Jimmy Hoffa Part 1 – Tough Guys

Big Labor history from Robert F. Kennedy’s The Enemy Within: The McClellan Committee’s Crusade Against Jimmy Hoffa And Corrupt Labor Unions:

As I was going out the door, Hoffa said: “Tell your wife I’m not as bad as everyone thinks I am.” I laughed. Jimmy Hoffa had a sense of humor. He must have laughed himself as he said it. In view of all I already knew, I felt that he was worse than anybody said he was.

In the next two and a half years, nothing happened to change my opinion. On my way home I thought of how often Hoffa had said he was tough; that he destroyed employers, hated policemen and broke those who stood in his way.

It had always been my feeling that if a person was truly tough; if he actually had strength and power; if he really had the ability to excel, he need not brag and boast of it to prove it.

When a grown man sat for an evening and talked continuously about his toughness, I could only conclude that he was a bully hiding behind a facade. I thought: Jimmy Hoffa has been reading his press clippings. And he is afraid I have missed them.

Later, during a hearing, I told him frankly that I did not think he was tough enough to rid his union of the gangsters and hoodlums he had put in power. The statement visibly upset him; his body tensed in the chair, his face contorted, and several days afterward, when he was again on the witness stand, he went out of his way to give a detailed answer.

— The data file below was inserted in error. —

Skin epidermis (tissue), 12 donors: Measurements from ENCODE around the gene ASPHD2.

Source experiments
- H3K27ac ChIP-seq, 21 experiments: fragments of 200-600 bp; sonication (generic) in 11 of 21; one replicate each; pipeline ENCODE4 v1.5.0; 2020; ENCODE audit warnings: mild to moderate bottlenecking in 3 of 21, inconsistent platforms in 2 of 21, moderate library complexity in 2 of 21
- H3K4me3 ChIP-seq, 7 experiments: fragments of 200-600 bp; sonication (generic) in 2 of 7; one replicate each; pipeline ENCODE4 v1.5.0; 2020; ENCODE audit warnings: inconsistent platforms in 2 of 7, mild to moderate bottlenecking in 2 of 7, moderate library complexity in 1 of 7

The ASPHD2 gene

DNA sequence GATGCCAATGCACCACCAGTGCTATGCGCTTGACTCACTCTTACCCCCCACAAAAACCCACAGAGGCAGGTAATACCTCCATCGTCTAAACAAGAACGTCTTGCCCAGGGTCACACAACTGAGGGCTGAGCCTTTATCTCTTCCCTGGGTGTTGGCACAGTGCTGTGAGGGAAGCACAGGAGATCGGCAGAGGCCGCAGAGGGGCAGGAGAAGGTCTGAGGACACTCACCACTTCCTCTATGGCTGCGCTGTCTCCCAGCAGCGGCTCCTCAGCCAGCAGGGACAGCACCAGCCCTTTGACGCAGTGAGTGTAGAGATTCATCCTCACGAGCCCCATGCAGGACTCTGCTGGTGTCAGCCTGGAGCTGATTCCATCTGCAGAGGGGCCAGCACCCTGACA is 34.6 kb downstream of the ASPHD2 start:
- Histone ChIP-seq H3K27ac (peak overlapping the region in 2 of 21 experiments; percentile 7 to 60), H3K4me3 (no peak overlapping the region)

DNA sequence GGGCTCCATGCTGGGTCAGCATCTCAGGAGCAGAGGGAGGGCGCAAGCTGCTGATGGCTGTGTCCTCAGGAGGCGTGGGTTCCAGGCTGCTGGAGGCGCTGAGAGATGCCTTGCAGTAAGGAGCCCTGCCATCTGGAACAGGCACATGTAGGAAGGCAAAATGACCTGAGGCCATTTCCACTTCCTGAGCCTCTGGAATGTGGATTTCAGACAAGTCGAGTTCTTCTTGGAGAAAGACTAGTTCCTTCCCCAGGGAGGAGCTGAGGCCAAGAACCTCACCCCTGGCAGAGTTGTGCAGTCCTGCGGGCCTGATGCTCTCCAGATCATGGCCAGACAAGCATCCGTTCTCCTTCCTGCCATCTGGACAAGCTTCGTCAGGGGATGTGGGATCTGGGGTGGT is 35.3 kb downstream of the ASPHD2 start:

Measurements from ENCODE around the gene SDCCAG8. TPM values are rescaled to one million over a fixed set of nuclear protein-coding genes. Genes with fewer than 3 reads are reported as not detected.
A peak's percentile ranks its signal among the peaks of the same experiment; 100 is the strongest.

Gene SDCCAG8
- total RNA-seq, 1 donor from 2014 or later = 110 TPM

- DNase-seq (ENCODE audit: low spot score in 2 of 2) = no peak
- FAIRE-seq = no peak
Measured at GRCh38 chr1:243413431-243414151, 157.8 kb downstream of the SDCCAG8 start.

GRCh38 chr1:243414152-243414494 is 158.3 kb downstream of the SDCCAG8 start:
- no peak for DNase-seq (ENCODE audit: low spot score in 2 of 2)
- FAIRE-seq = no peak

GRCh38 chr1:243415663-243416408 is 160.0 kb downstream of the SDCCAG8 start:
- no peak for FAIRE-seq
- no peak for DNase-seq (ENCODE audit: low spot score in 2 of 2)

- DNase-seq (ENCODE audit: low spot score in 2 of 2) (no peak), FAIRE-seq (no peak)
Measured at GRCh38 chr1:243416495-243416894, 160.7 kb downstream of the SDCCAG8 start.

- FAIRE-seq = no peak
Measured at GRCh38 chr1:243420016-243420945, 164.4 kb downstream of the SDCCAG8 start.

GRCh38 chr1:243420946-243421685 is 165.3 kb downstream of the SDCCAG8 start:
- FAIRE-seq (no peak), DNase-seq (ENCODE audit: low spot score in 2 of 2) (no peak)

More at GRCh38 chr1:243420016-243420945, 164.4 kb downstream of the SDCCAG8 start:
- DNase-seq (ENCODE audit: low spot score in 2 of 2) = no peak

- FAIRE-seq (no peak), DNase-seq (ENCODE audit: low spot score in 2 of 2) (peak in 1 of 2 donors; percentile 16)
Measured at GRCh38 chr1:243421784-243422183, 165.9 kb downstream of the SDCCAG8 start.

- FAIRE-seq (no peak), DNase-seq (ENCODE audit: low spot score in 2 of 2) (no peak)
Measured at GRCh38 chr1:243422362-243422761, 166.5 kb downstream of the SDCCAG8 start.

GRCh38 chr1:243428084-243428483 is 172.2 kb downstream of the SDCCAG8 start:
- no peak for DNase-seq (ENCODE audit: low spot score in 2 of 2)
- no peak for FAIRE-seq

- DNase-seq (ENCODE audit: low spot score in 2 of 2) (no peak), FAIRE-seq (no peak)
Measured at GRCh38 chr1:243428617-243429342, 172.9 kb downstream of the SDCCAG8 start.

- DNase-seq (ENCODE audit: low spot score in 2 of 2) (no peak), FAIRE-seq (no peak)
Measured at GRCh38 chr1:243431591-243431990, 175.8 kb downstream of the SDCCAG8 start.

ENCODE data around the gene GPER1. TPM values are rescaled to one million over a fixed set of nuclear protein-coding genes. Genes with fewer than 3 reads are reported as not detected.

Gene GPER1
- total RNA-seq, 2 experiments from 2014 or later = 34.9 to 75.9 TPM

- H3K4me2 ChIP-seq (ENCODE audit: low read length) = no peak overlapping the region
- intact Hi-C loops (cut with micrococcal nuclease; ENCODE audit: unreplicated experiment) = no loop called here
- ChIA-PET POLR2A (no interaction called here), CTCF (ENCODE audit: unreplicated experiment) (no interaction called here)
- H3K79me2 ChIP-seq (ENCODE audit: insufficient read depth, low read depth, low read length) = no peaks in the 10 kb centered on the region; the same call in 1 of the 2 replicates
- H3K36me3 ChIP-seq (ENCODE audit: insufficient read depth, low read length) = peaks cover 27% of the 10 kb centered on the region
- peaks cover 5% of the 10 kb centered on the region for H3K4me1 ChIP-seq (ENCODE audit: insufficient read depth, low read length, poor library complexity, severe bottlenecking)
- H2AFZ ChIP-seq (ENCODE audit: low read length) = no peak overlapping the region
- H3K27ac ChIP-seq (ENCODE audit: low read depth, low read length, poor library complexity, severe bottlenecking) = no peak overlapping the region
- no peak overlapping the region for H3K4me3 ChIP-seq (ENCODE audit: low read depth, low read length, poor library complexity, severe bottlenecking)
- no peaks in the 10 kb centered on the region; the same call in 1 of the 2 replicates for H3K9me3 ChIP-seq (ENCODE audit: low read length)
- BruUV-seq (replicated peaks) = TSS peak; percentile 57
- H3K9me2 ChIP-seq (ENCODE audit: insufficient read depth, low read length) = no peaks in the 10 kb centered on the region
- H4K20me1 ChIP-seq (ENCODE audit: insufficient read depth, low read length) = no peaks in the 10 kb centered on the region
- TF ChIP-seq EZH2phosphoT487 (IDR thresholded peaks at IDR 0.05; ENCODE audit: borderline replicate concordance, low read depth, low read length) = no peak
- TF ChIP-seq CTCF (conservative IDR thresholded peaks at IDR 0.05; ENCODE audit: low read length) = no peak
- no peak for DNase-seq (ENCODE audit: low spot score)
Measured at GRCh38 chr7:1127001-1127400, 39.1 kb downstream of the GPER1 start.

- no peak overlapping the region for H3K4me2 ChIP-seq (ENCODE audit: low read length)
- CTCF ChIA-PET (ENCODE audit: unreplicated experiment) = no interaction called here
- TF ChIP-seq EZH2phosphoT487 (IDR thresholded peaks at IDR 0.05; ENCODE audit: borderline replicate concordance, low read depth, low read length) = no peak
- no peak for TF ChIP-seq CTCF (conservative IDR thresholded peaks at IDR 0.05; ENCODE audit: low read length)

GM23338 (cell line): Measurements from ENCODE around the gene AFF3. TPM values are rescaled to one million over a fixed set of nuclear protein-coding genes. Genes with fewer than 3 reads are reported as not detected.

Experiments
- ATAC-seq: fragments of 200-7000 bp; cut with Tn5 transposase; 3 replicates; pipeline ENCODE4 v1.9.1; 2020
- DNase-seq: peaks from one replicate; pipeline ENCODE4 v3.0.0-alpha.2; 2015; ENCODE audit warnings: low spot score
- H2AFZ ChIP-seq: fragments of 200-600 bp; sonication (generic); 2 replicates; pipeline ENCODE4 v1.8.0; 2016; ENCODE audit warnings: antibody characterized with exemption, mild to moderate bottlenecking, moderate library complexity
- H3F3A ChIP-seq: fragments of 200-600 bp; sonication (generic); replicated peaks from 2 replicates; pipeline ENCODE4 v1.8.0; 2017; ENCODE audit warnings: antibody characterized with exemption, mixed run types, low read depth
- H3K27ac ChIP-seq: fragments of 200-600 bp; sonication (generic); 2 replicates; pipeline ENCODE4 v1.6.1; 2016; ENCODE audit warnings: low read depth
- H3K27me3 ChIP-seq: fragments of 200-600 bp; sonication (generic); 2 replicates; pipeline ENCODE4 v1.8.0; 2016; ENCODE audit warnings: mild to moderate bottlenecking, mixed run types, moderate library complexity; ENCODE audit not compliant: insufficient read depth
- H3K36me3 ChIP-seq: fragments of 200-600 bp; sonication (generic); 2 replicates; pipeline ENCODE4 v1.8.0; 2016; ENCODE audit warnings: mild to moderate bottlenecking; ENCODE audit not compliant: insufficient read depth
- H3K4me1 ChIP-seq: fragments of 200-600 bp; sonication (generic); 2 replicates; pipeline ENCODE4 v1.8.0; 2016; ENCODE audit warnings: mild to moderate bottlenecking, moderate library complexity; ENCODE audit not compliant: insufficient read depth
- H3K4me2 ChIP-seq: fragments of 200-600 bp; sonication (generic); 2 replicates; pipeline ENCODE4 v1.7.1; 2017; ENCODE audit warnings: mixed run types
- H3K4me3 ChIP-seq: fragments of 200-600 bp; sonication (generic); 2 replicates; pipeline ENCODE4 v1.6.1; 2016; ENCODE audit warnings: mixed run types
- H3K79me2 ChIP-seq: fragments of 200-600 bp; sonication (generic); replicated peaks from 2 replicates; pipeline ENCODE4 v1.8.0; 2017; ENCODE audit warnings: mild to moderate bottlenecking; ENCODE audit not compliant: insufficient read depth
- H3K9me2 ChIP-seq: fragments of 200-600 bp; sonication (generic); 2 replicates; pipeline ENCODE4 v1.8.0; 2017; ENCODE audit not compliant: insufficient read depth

It is important to Jimmy Hoffa that he appear the tough guy to the world. But the truth is that the tough ones are not the Jimmy Hoffas, with three hundred lawyers, and hired lieutenants riding in Cadillacs, armed with guns and clubs.

The really tough ones are the men in Hoffa’s union who have the guts to stand up to him and his hired hands. The really strong ones are the men who get knocked down again and again by Hoffa and who always get up to fight back. The really tough ones are the men Jimmy Hoffa cannot buy and cannot cajole and cannot threaten.

The really tough ones are the Floyd Hooks, the Jim Lukens, the Barney Matuals, the Amos Renikers-men whose opposition to Hoffa we will discuss in detail later on.